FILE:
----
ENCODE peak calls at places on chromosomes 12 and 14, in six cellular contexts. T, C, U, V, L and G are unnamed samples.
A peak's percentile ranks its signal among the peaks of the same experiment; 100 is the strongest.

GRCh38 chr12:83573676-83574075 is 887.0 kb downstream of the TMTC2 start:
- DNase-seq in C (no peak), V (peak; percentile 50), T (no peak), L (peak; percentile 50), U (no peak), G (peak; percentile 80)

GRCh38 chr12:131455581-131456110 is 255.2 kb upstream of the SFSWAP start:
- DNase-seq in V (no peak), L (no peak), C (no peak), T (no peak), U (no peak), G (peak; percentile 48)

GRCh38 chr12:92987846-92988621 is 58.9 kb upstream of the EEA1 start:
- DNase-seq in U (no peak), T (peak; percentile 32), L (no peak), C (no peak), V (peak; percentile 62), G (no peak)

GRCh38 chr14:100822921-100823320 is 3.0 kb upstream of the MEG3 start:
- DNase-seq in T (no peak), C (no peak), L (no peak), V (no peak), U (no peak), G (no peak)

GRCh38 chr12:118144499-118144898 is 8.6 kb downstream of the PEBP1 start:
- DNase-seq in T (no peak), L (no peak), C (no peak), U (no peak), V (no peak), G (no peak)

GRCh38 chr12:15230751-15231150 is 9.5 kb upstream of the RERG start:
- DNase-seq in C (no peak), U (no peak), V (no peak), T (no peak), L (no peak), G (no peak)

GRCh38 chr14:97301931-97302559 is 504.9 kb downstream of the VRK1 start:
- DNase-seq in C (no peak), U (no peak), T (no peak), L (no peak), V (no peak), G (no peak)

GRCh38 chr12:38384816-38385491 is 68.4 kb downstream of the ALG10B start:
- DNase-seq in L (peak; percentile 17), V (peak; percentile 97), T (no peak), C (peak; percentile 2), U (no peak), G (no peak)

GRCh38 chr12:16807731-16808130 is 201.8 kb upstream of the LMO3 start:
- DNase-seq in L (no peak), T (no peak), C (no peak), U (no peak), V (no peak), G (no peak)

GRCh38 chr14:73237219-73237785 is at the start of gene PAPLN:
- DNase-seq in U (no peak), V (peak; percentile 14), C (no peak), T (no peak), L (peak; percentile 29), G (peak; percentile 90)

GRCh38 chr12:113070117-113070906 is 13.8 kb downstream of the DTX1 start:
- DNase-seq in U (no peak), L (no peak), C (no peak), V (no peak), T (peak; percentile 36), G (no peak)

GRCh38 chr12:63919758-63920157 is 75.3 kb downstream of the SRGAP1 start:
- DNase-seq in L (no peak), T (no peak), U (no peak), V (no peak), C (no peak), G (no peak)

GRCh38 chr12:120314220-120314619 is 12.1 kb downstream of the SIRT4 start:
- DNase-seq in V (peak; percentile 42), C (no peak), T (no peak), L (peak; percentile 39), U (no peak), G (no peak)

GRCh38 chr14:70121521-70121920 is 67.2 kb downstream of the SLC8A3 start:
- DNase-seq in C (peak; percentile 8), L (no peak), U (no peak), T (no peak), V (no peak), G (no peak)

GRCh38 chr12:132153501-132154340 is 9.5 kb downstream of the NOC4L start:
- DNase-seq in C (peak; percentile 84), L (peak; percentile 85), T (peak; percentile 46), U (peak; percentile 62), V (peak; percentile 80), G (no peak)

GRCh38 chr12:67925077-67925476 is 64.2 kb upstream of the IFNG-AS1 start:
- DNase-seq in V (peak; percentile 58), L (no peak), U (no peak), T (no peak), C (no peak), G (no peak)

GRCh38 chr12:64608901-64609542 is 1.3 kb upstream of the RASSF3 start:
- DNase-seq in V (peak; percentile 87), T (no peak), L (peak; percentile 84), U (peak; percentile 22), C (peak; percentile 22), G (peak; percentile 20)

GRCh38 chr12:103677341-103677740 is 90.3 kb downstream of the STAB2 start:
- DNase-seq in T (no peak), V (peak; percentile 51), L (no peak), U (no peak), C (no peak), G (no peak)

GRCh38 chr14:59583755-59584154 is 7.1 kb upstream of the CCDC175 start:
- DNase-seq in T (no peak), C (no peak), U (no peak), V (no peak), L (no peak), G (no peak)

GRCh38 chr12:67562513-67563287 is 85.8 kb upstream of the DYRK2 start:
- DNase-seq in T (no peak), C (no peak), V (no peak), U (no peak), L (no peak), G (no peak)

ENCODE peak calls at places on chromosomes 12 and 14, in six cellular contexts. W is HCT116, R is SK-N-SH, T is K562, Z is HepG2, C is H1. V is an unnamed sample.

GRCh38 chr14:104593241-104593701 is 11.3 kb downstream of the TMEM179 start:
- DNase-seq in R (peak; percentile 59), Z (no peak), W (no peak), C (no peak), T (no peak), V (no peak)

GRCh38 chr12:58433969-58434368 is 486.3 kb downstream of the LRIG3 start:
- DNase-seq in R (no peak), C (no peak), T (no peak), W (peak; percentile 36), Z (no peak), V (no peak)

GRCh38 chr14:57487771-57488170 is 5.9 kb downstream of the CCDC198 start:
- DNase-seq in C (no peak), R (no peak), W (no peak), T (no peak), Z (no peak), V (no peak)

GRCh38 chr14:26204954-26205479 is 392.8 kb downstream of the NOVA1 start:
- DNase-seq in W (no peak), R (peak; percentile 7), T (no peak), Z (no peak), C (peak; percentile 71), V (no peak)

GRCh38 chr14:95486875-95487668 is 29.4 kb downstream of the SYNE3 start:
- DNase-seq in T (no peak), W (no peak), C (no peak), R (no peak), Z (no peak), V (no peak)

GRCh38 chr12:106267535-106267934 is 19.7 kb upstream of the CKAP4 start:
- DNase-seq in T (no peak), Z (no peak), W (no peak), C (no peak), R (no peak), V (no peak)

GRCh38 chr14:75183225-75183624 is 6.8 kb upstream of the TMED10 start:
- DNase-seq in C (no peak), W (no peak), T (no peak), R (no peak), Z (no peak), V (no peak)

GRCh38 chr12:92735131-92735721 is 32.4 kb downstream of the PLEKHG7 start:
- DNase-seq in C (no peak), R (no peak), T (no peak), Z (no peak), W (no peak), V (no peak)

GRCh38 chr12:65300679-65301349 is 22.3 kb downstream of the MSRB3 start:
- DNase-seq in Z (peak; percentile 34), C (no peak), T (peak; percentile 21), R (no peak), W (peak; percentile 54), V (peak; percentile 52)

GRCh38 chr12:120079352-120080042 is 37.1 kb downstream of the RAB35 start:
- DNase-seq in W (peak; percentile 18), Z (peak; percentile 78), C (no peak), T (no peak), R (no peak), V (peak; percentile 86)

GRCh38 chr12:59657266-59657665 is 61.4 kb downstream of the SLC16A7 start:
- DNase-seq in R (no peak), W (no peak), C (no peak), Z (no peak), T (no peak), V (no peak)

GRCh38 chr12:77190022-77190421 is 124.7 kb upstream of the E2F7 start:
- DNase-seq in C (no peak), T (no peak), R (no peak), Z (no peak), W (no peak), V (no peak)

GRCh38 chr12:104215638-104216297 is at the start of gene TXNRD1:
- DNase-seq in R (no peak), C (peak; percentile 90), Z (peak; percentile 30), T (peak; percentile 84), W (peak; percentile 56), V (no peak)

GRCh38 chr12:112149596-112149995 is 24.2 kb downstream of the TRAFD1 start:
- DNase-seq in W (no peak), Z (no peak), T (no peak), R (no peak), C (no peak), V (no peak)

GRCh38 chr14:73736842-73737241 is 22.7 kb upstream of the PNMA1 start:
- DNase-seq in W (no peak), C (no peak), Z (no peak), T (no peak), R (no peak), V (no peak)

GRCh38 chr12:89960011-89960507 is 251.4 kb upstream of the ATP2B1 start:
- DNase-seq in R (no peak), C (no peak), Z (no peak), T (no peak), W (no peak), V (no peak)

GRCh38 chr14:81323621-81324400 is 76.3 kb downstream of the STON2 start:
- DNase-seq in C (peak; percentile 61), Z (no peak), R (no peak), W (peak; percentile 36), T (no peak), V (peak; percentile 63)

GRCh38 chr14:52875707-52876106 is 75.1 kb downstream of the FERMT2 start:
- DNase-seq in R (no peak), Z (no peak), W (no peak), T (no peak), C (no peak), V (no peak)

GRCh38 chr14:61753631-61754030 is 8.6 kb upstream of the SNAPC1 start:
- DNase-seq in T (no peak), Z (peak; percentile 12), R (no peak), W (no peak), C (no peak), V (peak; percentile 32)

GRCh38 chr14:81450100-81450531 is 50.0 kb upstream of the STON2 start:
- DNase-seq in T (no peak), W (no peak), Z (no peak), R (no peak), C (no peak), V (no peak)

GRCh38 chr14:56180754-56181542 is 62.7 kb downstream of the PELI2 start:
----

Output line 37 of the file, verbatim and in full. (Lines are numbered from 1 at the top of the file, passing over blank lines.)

GRCh38 chr12:103677341-103677740 is 90.3 kb downstream of the STAB2 start: